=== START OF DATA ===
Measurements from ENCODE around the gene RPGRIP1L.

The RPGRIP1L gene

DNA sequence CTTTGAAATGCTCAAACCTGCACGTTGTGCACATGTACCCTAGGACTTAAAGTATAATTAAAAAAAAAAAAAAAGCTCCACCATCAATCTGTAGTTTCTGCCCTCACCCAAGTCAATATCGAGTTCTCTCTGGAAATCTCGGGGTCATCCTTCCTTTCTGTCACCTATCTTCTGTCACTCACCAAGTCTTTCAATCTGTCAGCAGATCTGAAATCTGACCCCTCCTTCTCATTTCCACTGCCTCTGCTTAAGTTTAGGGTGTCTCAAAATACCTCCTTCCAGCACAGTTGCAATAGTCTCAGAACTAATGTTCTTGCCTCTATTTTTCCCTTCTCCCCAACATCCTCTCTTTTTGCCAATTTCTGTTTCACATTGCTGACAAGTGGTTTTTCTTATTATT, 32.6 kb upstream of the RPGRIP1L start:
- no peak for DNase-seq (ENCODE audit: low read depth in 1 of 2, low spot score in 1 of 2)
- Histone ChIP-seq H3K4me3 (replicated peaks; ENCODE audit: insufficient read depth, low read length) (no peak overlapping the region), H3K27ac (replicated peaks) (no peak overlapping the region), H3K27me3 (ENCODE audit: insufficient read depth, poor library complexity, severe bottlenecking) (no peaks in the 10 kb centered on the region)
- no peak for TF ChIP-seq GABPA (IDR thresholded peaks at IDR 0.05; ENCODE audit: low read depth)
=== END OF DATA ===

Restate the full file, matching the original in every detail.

Measurements from ENCODE around the gene RPGRIP1L.

The RPGRIP1L gene

DNA sequence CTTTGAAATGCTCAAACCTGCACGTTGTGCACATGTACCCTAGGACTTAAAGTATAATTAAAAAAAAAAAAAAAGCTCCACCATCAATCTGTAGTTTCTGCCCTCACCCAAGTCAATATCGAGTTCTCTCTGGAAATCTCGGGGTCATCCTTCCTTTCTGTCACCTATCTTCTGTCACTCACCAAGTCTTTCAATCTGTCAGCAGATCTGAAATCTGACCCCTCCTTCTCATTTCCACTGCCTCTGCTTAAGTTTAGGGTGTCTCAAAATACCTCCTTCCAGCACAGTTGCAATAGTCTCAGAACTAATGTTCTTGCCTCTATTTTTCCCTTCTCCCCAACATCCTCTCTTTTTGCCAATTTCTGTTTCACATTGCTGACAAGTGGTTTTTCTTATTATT, 32.6 kb upstream of the RPGRIP1L start:
- no peak for DNase-seq (ENCODE audit: low read depth in 1 of 2, low spot score in 1 of 2)
- Histone ChIP-seq H3K4me3 (replicated peaks; ENCODE audit: insufficient read depth, low read length) (no peak overlapping the region), H3K27ac (replicated peaks) (no peak overlapping the region), H3K27me3 (ENCODE audit: insufficient read depth, poor library complexity, severe bottlenecking) (no peaks in the 10 kb centered on the region)
- no peak for TF ChIP-seq GABPA (IDR thresholded peaks at IDR 0.05; ENCODE audit: low read depth)